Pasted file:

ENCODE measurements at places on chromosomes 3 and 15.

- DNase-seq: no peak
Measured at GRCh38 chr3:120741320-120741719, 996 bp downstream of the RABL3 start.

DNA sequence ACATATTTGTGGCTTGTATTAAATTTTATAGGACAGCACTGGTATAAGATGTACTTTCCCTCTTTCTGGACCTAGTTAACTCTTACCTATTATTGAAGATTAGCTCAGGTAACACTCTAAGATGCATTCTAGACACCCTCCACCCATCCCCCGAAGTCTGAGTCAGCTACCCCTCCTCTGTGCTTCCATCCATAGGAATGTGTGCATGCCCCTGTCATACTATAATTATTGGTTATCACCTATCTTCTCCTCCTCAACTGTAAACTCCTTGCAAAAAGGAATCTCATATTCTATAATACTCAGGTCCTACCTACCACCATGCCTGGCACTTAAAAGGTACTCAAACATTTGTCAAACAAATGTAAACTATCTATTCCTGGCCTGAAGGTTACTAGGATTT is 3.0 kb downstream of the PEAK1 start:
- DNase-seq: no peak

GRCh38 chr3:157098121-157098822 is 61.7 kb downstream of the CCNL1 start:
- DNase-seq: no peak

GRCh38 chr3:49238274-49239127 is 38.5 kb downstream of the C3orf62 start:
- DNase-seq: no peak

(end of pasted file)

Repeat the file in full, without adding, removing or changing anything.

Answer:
ENCODE measurements at places on chromosomes 3 and 15.

- DNase-seq: no peak
Measured at GRCh38 chr3:120741320-120741719, 996 bp downstream of the RABL3 start.

DNA sequence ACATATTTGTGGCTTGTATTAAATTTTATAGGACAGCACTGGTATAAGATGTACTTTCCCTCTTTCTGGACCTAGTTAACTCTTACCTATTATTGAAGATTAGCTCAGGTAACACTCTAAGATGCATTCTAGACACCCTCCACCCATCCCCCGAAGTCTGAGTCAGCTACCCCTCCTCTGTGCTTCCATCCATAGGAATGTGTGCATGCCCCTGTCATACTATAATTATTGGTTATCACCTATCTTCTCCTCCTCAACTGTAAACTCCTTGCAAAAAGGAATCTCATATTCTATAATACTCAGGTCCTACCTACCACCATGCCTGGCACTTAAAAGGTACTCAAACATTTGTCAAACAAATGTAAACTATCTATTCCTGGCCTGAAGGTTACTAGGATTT is 3.0 kb downstream of the PEAK1 start:
- DNase-seq: no peak

GRCh38 chr3:157098121-157098822 is 61.7 kb downstream of the CCNL1 start:
- DNase-seq: no peak

GRCh38 chr3:49238274-49239127 is 38.5 kb downstream of the C3orf62 start:
- DNase-seq: no peak